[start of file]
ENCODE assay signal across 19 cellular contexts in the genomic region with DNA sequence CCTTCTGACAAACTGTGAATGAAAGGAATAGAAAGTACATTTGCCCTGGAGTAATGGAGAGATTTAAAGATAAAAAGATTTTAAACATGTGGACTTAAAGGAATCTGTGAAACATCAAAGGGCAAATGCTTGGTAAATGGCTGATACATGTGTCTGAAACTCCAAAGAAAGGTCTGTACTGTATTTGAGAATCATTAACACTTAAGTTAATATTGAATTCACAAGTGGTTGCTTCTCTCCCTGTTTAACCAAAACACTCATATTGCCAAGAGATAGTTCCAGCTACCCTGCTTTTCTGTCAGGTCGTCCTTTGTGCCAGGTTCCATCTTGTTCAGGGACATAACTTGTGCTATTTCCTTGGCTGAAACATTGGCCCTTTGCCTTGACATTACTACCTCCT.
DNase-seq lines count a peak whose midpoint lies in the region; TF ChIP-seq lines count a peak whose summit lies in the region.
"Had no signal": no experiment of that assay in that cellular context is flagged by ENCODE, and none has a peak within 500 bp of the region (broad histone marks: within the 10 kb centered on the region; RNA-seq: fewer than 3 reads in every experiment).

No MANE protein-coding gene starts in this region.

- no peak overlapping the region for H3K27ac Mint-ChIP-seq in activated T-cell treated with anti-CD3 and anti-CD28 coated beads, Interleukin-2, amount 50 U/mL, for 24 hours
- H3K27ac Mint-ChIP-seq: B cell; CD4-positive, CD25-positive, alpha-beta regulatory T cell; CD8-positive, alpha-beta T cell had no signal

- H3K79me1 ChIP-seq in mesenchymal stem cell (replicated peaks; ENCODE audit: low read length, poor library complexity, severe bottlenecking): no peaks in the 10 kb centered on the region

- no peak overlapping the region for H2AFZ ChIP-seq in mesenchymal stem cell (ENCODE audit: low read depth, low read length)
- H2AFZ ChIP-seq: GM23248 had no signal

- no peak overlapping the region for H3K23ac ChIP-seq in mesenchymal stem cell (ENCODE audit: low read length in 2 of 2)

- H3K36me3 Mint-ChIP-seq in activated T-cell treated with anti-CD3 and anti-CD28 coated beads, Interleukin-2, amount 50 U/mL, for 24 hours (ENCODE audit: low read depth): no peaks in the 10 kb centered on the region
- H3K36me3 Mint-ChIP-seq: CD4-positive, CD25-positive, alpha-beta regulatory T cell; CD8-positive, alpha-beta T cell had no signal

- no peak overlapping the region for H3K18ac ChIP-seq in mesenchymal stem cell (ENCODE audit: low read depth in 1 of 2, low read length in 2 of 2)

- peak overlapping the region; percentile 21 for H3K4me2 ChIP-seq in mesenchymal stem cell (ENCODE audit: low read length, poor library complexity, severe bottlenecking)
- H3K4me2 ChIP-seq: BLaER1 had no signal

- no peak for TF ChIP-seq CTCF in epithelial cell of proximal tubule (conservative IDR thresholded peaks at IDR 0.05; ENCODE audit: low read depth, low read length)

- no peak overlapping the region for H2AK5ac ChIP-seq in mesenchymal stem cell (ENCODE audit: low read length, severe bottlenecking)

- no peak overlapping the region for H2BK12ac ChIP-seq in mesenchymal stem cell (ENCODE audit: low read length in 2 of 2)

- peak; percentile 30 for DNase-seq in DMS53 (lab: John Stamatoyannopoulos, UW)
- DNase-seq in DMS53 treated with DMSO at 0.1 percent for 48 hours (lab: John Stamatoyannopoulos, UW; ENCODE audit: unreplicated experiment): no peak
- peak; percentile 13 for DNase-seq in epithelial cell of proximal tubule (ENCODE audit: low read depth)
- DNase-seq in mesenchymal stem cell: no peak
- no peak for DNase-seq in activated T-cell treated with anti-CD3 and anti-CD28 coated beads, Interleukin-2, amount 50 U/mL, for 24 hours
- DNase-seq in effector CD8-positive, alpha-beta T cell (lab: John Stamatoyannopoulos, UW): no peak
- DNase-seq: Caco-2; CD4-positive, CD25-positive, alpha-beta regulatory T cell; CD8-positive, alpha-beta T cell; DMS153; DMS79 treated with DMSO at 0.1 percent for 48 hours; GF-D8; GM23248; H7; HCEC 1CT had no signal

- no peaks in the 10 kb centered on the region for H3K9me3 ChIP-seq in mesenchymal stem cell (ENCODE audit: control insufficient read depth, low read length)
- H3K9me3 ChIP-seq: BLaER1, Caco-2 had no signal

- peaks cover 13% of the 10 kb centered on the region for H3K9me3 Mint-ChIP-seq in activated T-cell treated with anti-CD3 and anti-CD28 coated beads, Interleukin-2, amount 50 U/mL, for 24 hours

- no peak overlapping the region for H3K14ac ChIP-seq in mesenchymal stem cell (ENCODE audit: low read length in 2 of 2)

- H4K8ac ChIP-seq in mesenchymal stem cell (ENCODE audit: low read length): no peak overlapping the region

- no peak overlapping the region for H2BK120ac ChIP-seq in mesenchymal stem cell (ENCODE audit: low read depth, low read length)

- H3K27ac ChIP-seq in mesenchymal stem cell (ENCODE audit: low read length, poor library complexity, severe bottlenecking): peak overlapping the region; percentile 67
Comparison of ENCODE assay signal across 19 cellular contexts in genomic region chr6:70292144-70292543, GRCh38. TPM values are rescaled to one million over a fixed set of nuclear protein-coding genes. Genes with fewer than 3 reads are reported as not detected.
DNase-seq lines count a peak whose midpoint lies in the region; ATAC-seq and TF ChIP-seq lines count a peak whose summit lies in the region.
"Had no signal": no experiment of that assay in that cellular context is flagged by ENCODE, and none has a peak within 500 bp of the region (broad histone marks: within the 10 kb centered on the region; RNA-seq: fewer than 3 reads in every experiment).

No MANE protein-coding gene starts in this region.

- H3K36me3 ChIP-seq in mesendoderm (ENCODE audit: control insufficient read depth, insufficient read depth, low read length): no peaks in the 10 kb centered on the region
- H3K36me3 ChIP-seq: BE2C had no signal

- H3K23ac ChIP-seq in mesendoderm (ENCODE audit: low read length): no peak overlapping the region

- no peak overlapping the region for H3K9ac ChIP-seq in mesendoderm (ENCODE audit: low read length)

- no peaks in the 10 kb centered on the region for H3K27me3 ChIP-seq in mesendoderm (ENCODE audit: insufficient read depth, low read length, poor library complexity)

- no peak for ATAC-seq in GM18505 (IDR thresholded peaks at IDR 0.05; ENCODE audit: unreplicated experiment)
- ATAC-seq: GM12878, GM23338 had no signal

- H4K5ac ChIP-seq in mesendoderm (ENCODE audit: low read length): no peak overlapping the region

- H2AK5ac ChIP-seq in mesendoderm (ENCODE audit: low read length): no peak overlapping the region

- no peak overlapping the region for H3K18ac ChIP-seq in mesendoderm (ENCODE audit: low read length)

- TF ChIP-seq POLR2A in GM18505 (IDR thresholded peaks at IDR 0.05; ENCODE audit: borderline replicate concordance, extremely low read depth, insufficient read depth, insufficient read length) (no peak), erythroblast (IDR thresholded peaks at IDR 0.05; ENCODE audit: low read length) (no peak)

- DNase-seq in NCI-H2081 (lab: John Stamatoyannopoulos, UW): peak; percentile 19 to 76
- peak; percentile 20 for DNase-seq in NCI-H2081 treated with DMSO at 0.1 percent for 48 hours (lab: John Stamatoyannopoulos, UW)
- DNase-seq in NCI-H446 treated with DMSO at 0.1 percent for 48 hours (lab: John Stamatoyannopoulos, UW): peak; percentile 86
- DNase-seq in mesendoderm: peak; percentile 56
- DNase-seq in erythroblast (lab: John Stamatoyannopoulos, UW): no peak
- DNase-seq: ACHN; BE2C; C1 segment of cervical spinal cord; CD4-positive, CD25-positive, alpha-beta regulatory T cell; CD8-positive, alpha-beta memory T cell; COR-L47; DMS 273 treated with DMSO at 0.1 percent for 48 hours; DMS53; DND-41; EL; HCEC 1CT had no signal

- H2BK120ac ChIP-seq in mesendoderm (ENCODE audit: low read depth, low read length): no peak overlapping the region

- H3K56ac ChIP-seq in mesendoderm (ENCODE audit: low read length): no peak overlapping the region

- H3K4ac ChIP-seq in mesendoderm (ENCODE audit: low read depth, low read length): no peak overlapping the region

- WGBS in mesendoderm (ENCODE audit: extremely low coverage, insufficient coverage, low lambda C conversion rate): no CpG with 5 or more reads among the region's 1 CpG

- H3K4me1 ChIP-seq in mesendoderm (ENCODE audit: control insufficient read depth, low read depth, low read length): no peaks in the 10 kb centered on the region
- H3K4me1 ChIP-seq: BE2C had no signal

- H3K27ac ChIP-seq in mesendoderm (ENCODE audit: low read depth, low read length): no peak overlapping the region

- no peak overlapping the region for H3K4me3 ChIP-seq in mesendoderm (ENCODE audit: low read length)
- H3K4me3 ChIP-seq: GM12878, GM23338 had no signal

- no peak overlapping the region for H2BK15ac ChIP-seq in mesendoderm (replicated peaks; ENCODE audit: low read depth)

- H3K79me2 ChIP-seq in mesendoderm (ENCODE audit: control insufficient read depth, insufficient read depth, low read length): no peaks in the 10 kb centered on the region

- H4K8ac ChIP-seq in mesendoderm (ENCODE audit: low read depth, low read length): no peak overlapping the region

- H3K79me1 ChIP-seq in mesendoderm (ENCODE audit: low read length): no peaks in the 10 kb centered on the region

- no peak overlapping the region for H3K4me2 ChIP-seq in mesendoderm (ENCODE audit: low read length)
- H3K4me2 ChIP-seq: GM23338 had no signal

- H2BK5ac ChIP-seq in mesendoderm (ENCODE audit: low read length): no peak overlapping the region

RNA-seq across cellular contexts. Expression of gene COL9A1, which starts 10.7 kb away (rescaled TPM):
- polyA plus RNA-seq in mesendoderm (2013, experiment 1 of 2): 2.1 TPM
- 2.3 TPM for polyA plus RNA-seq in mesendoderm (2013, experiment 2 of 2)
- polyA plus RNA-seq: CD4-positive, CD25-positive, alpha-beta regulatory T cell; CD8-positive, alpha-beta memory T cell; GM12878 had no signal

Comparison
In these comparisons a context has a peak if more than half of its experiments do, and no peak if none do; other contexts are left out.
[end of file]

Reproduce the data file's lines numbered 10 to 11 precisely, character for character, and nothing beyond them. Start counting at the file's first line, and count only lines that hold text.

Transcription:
- no peak overlapping the region for H3K23ac ChIP-seq in mesenchymal stem cell (ENCODE audit: low read length in 2 of 2)

- H3K36me3 Mint-ChIP-seq in activated T-cell treated with anti-CD3 and anti-CD28 coated beads, Interleukin-2, amount 50 U/mL, for 24 hours (ENCODE audit: low read depth): no peaks in the 10 kb centered on the region